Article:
After Davis drove to Bemidji from his home in the Twin Cities and went into the basement of the home where Downwind was killed, he then left and returned with Rossbach, Cimmarusti said. According to Cimmarusti, the three men took Downwind’s body northwest of Bemidji where they burned and buried it.

Rossbach has maintained his innocence since Cimmarusti named him as an accomplice.

Supporters of both Downwind and Rossbach were present at Tuesday’s hearing, during which Judge Paul Benshoof heard arguments regarding a change of venue motion Rossbach’s attorneys filed July 1. Rossbach’s attorney Kassius Benson requested that his client’s trial be moved to Hennepin County or Ramsey County, because of the extensive media coverage of Downwind’s death and the community’s sympathy for her family.

Attorneys prosecuting Rossbach, including Beltrami County Attorney Annie Claesson-Huseby opposed the change of venue. Benshoof has not yet ruled on the motion.

Rossbach will appear in court for a pre-trial hearing Sept. 27. His jury trial is scheduled for Oct. 17. If convicted, Rossbach faces up to 20 years in prison. Davis’ next court date is Friday and Cimmarusti will be sentenced Oct. 28.

http://www.bemidjipioneer.com/news/local/4068096-courts-accused-downwind-accomplice-pleads-not-guilty

Searching For Rose: Volunteers Look For Missing Redby Woman

Volunteer searchers check in the ditch along Island View Drive north of Bemidji during a search Saturday organized by the family of missing woman Rose Downwind of Redby. Downwind, 31, and a mother of five, was last seen Oct. 21 leaving a residence in southeast Bemidji.

Volunteer searchers check in the ditch along Island View Drive north of Bemidji during a search Saturday organized by the family of missing woman Rose Downwind of Redby. Downwind, 31, and a mother of five, was last seen Oct. 21 leaving a residence in southeast Bemidji.

By Matthew Liedke on Nov 14, 2015

About 150 volunteers, all dressed in bright orange, marched along roads and ditches north of Bemidji on Saturday with a common goal in mind: Help find Rose Downwind.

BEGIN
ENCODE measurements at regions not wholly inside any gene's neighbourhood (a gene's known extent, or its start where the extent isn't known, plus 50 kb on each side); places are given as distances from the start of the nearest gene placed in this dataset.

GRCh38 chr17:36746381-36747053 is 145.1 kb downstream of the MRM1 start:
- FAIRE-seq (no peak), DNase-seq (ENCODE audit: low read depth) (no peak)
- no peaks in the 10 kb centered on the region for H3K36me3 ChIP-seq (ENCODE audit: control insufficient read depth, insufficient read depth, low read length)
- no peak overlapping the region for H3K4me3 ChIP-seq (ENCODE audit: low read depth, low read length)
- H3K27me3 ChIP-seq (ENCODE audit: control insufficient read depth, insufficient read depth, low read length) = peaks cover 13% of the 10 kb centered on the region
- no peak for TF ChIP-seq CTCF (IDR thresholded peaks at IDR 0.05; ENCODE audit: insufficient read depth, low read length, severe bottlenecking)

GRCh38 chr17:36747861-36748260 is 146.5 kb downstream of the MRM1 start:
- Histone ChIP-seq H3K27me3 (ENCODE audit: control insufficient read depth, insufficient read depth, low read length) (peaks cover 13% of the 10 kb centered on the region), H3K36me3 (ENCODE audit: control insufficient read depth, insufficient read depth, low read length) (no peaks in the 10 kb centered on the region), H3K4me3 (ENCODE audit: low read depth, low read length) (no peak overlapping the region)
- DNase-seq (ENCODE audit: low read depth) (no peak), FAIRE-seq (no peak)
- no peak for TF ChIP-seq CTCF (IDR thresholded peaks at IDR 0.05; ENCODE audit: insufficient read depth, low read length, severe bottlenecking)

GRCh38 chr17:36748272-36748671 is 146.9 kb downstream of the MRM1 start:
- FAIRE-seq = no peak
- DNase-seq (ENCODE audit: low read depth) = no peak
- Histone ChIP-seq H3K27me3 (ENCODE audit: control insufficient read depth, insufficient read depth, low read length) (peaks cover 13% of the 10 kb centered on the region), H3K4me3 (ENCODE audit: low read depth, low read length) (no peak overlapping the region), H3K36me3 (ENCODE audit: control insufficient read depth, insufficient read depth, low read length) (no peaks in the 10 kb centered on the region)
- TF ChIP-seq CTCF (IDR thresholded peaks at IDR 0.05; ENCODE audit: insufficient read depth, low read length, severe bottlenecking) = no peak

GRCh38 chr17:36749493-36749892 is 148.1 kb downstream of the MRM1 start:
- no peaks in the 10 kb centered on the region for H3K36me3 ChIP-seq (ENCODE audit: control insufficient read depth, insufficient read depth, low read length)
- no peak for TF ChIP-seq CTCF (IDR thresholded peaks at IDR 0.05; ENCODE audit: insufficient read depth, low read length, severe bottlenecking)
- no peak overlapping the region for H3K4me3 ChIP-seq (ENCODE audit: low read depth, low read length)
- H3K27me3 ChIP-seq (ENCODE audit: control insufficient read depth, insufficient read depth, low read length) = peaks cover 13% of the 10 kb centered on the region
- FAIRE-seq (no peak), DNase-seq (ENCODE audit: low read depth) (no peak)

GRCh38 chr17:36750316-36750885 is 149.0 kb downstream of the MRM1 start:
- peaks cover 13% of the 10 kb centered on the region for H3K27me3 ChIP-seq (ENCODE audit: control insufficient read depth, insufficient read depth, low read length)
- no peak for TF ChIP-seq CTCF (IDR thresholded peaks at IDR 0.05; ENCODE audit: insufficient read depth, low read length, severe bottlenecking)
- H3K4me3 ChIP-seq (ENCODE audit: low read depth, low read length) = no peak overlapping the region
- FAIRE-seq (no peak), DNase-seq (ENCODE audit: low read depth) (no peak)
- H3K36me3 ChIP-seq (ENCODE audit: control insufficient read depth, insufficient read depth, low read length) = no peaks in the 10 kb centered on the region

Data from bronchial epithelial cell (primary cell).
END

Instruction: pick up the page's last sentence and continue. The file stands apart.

Saturday’s search for the missing 31-year-old Redby, Minn., woman yielded no results.

But Lissa Yellowbird-Chase of Fargo-based organization Sahnish Scouts North Dakota, who helped lead the search, said “some things were found that were interesting to come across. Law enforcement came and there were some things that they felt were warranted in collecting and documenting.

“Everybody went out for a while came back in, got hydrated and went back out,” Yellowbird-Chase said. “We had people from North Dakota, all over Minnesota and even some people from South Dakota come and help today.”

Another half-day public search is scheduled at noon Sunday, again starting at Newby’s Market north of Bemidji, she said.

Saturday’s search began with volunteers meeting at 10 a.m. at Newby’s, located north of Bemidji on Irvine Avenue and Island View Drive. There, Yellowbird-Chase informed the crowd about what indicators to look for, such as clothing, shoes or a possible mobile phone. The search was confined along the roadway, and not to the deep forest, for the safety of searchers, she said.

Lissa Yellowbird-Chase speaks to volunteer searchers shortly after 10 a.m. Saturday at Newby's Market. Yellowbird-Chase is the founder of Sahnish Scouts North Dakota, a Fargo-based organization that assists families of those who have gone missing.

Lissa Yellowbird-Chase speaks to volunteer searchers shortly after 10 a.m. Saturday at Newby’s Market. Yellowbird-Chase is the founder of Sahnish Scouts North Dakota, a Fargo-based organization that assists families of those who have gone missing.

It’s been more than three weeks since anyone last saw Rose Downwind. Police say she was last seen Oct. 21 leaving a residence on Stoner Avenue in southeast Bemidji. Downwind is described as being an American Indian woman, 5-feet-4-inches tall and 115 pounds with long straight dark hair.